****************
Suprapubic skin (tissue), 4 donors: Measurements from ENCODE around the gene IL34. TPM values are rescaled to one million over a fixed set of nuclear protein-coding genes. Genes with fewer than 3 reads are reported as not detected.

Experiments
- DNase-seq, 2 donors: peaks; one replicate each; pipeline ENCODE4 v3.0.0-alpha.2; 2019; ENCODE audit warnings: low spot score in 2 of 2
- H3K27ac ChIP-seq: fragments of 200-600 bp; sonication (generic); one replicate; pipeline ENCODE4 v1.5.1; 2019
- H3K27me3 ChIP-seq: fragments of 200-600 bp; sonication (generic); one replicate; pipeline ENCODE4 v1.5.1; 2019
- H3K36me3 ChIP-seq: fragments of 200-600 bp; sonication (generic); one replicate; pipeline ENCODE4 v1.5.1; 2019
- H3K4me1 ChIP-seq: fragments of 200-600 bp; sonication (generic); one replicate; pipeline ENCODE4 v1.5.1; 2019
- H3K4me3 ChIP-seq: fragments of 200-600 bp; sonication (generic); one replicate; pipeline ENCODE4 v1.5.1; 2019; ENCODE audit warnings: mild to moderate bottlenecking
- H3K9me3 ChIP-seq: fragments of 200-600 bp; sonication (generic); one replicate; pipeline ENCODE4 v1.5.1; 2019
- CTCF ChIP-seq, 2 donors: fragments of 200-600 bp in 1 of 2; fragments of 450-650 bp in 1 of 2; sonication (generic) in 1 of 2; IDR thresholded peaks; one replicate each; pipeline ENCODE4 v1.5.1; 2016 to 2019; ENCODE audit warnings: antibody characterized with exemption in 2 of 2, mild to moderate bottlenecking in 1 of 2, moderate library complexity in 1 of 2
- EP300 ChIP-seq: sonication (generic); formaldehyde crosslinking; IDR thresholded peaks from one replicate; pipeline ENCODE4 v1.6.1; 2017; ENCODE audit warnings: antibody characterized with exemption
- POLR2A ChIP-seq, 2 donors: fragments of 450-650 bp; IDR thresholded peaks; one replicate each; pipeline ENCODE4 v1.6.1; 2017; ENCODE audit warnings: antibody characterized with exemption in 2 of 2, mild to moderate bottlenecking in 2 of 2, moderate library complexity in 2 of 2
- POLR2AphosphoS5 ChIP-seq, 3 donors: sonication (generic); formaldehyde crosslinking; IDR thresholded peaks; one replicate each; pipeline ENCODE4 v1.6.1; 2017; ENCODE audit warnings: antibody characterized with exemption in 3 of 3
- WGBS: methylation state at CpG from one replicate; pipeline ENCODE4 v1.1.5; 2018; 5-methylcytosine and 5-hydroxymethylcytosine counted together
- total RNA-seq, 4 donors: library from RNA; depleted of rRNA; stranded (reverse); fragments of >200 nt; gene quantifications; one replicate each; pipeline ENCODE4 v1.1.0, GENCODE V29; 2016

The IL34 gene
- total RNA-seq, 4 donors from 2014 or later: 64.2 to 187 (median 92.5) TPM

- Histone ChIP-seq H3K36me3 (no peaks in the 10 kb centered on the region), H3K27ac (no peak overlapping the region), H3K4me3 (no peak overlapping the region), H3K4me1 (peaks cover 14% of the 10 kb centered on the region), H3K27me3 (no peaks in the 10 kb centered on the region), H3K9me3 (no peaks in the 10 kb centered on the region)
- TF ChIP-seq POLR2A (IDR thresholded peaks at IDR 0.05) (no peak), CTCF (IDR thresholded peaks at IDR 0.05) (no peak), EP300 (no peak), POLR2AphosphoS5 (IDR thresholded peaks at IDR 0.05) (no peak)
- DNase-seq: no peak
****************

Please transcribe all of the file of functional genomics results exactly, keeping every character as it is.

Suprapubic skin (tissue), 4 donors: Measurements from ENCODE around the gene IL34. TPM values are rescaled to one million over a fixed set of nuclear protein-coding genes. Genes with fewer than 3 reads are reported as not detected.

Experiments
- DNase-seq, 2 donors: peaks; one replicate each; pipeline ENCODE4 v3.0.0-alpha.2; 2019; ENCODE audit warnings: low spot score in 2 of 2
- H3K27ac ChIP-seq: fragments of 200-600 bp; sonication (generic); one replicate; pipeline ENCODE4 v1.5.1; 2019
- H3K27me3 ChIP-seq: fragments of 200-600 bp; sonication (generic); one replicate; pipeline ENCODE4 v1.5.1; 2019
- H3K36me3 ChIP-seq: fragments of 200-600 bp; sonication (generic); one replicate; pipeline ENCODE4 v1.5.1; 2019
- H3K4me1 ChIP-seq: fragments of 200-600 bp; sonication (generic); one replicate; pipeline ENCODE4 v1.5.1; 2019
- H3K4me3 ChIP-seq: fragments of 200-600 bp; sonication (generic); one replicate; pipeline ENCODE4 v1.5.1; 2019; ENCODE audit warnings: mild to moderate bottlenecking
- H3K9me3 ChIP-seq: fragments of 200-600 bp; sonication (generic); one replicate; pipeline ENCODE4 v1.5.1; 2019
- CTCF ChIP-seq, 2 donors: fragments of 200-600 bp in 1 of 2; fragments of 450-650 bp in 1 of 2; sonication (generic) in 1 of 2; IDR thresholded peaks; one replicate each; pipeline ENCODE4 v1.5.1; 2016 to 2019; ENCODE audit warnings: antibody characterized with exemption in 2 of 2, mild to moderate bottlenecking in 1 of 2, moderate library complexity in 1 of 2
- EP300 ChIP-seq: sonication (generic); formaldehyde crosslinking; IDR thresholded peaks from one replicate; pipeline ENCODE4 v1.6.1; 2017; ENCODE audit warnings: antibody characterized with exemption
- POLR2A ChIP-seq, 2 donors: fragments of 450-650 bp; IDR thresholded peaks; one replicate each; pipeline ENCODE4 v1.6.1; 2017; ENCODE audit warnings: antibody characterized with exemption in 2 of 2, mild to moderate bottlenecking in 2 of 2, moderate library complexity in 2 of 2
- POLR2AphosphoS5 ChIP-seq, 3 donors: sonication (generic); formaldehyde crosslinking; IDR thresholded peaks; one replicate each; pipeline ENCODE4 v1.6.1; 2017; ENCODE audit warnings: antibody characterized with exemption in 3 of 3
- WGBS: methylation state at CpG from one replicate; pipeline ENCODE4 v1.1.5; 2018; 5-methylcytosine and 5-hydroxymethylcytosine counted together
- total RNA-seq, 4 donors: library from RNA; depleted of rRNA; stranded (reverse); fragments of >200 nt; gene quantifications; one replicate each; pipeline ENCODE4 v1.1.0, GENCODE V29; 2016

The IL34 gene
- total RNA-seq, 4 donors from 2014 or later: 64.2 to 187 (median 92.5) TPM

- Histone ChIP-seq H3K36me3 (no peaks in the 10 kb centered on the region), H3K27ac (no peak overlapping the region), H3K4me3 (no peak overlapping the region), H3K4me1 (peaks cover 14% of the 10 kb centered on the region), H3K27me3 (no peaks in the 10 kb centered on the region), H3K9me3 (no peaks in the 10 kb centered on the region)
- TF ChIP-seq POLR2A (IDR thresholded peaks at IDR 0.05) (no peak), CTCF (IDR thresholded peaks at IDR 0.05) (no peak), EP300 (no peak), POLR2AphosphoS5 (IDR thresholded peaks at IDR 0.05) (no peak)
- DNase-seq: no peak